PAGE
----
Book Review: The Puppets of Spelhorst by Kate DiCamillo

“That must be the point of it, the purpose. We must contain stories upon stories, stories without end . . .  Stories without end — watching them unfold, being a part of their unfolding — what a blessing that would be.”

Kate Di Camillo’s The Puppets of Spelhorst is her latest release and the first offering from her Norendy Tales trilogy. Like all everlasting stories, this is a fairy tale. It’s not about mermaids, magicians, kings, or animals, but about puppets, all five of them.

If you spend your days under a rock and aren’t already familiar with the magic of DiCamillo, then you’re in luck! Let The Puppets of Spelhorst, or the popular—Tales of Desperaux, introduce you to the spell-binding and evocative worlds of this lovely storyteller.

Spelhorst is a retired old sea captain, with no one to call his own. He has lived in a crypt of solitude and silence all his life, possesses no distinguishable characteristics, and expresses no outward emotion. A lot of this changed when he chanced upon the puppet of a girl. It was a dainty marionette, glistening under the fluorescence of store light, hanging aloof against the glass door, overwhelming Spelhorst with a sensation that awoke something deep within. Compelled to inquire after her, he enters the toy-shop and offers to make a purchase. But here was the tricky part. She wasn’t sold separately. To take the girl puppet, Spelhorst would also have to take the four who stood beside her– the king, the wolf, the boy, and the owl—for they were all part of the same story.

And so, with all five in hand, he marched into the darkness of the night.

What happens next is the stuff of all brilliant fairy tales. The puppets, alive by their own design, and animated by distinct personalities, slowly begin to talk to each other and learn of each other’s lives. Possessed of the wonderfully human faculties of imagination and desire, they dream. And they dream beyond themselves. Entertaining aspirations that exceed the scope of their lives and yet are so natural to their identities. The wise owl is impatient to fly, the wolf fantasises about running wild in the woods, the boy seeks adventure, the king searches for a reign, and the girl, Spelhorst’s beloved, longs to see the world and sing aloud.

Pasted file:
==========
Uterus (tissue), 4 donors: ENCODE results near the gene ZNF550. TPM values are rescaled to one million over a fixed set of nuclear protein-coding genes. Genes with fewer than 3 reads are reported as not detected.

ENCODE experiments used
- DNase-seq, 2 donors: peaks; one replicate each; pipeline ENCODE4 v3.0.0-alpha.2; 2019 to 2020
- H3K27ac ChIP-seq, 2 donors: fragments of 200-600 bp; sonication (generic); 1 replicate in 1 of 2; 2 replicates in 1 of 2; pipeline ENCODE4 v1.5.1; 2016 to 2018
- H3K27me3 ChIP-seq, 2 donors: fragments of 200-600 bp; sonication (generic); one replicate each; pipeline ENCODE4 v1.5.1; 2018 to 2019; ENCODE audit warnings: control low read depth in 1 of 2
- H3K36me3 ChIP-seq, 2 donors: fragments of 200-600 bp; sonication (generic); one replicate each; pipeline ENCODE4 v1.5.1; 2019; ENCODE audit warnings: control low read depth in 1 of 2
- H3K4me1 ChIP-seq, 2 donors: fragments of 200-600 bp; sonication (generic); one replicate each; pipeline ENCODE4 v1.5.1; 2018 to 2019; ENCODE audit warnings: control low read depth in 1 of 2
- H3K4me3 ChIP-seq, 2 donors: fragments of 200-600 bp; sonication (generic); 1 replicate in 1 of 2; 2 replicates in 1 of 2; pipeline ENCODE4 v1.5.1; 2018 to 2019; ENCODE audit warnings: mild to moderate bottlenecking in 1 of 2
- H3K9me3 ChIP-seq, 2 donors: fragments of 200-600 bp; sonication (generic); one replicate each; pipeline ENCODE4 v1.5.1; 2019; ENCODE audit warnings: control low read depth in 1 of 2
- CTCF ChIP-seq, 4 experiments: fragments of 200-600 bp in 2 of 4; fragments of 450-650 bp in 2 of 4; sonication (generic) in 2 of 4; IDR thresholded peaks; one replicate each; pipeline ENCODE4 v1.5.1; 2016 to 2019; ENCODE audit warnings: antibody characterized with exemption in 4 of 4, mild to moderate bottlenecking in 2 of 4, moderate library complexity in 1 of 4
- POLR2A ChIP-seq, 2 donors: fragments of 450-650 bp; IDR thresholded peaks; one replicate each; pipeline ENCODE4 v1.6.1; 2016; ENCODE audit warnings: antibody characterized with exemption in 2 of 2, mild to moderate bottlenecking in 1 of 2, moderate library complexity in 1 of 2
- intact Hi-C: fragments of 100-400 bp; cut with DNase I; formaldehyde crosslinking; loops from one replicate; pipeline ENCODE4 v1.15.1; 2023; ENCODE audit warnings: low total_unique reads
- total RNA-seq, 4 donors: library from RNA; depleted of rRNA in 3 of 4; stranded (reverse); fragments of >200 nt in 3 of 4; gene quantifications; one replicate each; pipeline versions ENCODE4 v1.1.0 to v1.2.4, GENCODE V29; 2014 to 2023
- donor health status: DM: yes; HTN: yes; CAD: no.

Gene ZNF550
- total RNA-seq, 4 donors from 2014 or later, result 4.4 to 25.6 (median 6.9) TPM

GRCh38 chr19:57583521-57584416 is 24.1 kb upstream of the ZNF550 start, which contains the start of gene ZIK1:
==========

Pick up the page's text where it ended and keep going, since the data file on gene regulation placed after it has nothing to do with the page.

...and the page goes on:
DeCamillo’s story is both a song and a journey. Her genius weaves the human into the object, blurring the lines between the animate and inanimate, critically examining the dynamic parts of us that we have, in the pursuit of practical realism, forced into cold dormancy. Slowly fleshing out the rich landscapes, ardent desires, and secret dreams that colour the inner souls of all human beings, she employs puppets to remind us of our repressed essence and identities. The story also contains several adults, all of whom, in a sense, are the real Puppets of Camillo.

The Puppets of Spelhorst never lets its readers forget that they are engaged in the ‘act’ of reading. The narrative frequently reminds us that the puppets are in a ‘story’ together. With each turning page, the author is keen on pointing out the artifice of the story, and thus the object of the narrative. Set in lands far away, populated by characters that are all too fictional, fairytales are always presented as fables with a purpose. This book is an ode to reading, the intent of storytelling, and the value of listening. A seemingly simple plot, its beautiful intricacies allow for the complex nature of its characters and their dealings.

This is a children’s story that is best appreciated by adults. This is the kind of book that people will, in a few years, appreciate as a classic. It is rare, as rare as a talking puppet, as rare as an excellent book, and will make you believe in the power of tales. An excellent bedtime story for kids of all ages, best shared aloud, it is a gift that needs to be read to the ones we love.

Speaking to the power of storytelling and dreaming, it will make you laugh, cry, sing, and ultimately heal. You will remember this one forever, and when you’re done, you will want more.

Pick up Kate Di Camillo’s The Puppets of Spelhorst from any Kunzum store or WhatsApp +91.8800200280 to order. Buy the book(s) and the coffee’s on us.

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